When the Central Bankers started printing money in 2009, I knew they wouldn’t be able to stop before they took things to an unimaginable extreme. When you’re in government and your policy isn’t working, you keep pushing harder—like your career is at stake if you fail. When China embarked on a massive infrastructure binge to re-ignite economic growth in 2008, it was obvious that once started, this would also continue for quite some time. What they’ve learned is that US $1 trillion a year just doesn’t kick-start an economy like it used to. This is why I don’t think Trump’s US $1 trillion infrastructure spending plan will stop at that. What’s $100 billion a year over ten years when the Chinese are doing a trillion a year? It just won’t create the sort of job growth needed.
With Trump at the helm, we can be proud that America is leading the western world in a new trend. You cannot fix an overleveraged economy with artificially low rates—you need spending on infrastructure. Trump realizes that. When America starts spending others will follow—just like they followed us with QE. What happens when everyone starts spending? Well, you’re going to need a lot of stuff and someone has to move that stuff around.
Last week, the Baltic Dry Index (BDI) hit a two year high following one of the worst bear markets in the index’s history. This bear market was caused by a crushing glut of ships that were ordered during the bull market of 2006 to 2012, but delivered en masse from 2010 onwards. The last of this glut should come in online in 2017. After that, there are almost no ships on the order book, meaning almost no more new deliveries until 2020—as it takes about 2 years to build a ship. So, a sector that has seen double digit tonnage growth crushing charter rates will now enter a period of no tonnage growth or even contraction as older boats are scrapped. At the same time, more stuff will suddenly need to be moved around on its way towards becoming infrastructure.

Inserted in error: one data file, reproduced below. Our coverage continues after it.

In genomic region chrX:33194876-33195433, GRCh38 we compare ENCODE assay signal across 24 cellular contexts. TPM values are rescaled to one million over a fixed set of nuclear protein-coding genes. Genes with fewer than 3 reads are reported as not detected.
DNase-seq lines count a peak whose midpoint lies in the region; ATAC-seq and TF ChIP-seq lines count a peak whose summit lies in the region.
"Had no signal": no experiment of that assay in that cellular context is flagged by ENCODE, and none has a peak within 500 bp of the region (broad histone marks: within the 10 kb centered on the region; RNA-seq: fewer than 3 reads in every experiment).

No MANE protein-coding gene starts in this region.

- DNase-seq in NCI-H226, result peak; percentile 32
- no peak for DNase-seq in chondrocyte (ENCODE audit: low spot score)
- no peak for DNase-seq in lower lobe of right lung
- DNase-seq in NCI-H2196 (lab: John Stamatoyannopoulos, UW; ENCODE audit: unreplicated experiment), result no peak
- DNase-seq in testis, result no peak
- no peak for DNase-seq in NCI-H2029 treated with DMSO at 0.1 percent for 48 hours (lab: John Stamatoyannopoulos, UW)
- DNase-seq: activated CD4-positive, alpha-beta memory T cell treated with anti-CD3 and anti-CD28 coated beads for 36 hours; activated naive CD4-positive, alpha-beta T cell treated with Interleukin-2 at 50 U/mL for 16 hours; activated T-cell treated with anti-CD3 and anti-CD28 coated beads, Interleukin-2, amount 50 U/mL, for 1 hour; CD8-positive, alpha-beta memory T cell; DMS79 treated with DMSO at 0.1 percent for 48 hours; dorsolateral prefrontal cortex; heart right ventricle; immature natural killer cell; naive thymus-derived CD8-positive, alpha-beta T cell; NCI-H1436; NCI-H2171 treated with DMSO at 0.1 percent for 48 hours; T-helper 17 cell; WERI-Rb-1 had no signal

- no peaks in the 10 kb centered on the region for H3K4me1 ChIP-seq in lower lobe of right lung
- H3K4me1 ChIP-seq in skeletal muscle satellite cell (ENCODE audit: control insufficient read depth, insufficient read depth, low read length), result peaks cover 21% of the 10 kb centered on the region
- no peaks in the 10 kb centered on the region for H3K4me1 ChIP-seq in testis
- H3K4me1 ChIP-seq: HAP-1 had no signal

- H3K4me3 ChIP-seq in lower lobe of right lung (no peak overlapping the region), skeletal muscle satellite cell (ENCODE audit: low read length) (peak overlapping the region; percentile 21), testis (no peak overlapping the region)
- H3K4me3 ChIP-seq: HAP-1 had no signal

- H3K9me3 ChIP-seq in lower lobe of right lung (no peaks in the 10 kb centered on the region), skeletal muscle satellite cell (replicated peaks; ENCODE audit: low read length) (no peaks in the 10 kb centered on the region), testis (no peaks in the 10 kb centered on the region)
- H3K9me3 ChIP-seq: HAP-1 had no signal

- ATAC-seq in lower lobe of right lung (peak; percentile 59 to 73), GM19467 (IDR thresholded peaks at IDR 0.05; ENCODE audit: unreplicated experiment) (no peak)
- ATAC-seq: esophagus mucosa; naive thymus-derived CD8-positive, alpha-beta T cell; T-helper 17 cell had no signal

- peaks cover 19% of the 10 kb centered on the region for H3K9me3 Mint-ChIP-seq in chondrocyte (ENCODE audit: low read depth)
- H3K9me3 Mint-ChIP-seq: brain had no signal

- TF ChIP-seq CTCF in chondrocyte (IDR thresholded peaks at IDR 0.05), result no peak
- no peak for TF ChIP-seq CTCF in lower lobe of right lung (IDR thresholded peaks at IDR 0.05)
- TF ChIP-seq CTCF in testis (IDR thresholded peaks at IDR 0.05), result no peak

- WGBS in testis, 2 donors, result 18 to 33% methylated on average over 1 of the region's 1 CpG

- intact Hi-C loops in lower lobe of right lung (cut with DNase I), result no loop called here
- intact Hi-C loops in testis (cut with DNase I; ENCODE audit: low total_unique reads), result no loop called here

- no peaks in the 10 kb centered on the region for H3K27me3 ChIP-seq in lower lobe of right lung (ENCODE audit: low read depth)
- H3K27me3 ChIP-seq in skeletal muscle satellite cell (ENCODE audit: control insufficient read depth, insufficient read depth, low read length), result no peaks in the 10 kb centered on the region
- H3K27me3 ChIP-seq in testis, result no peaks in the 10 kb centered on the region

Baltic Dry Index is finally showing some life after making a multi-decade low at the start of this year.
My favorite company in this sector is Star Bulkers (SBLK: Nasdaq), which owns 68 bulk carriers today. After a two year period of declining asset values, repeated equity raises and forced ship sales, the business has stabilized. The loans have finally been restructured. There won’t be any more forced ship sales. Instead, you have one of the world’s lowest cost operators with a fully financed fleet that will grow to 73 ships by early 2018. Based on current BDI rates, they should be making good cash flow for the first time in two years. I expect charter rates to come off a bit over the winter, as they often do, but even then, SBLK should be roughly cash flow neutral—nothing like the past two years where charter rates didn’t even cover operating costs. Effectively, you have a long-dated call option on demand for bulk shipping recovering at a time when supply should finally cease.
You can buy the shares today for just a bit over $5 while net tangible book per share, should be a little over $7 based on current vessel values. Of course, vessel values are currently highly distressed and should charter rates increase, vessel values should increase dramatically. Additionally, $476 million of equity was raised in the past two years, with roughly two thirds of it put up by management and noted value investment group Oaktree Capital. I like it when the insiders keep buying and at a market cap of $289 million, you can buy the whole company at 60% of the price that they thought was appropriate for their investments in less than the whole company. You’re paying less than the insiders paid, less than the boats are worth and the BDI is going to continue rallying because Trump intends to make infrastructure great again.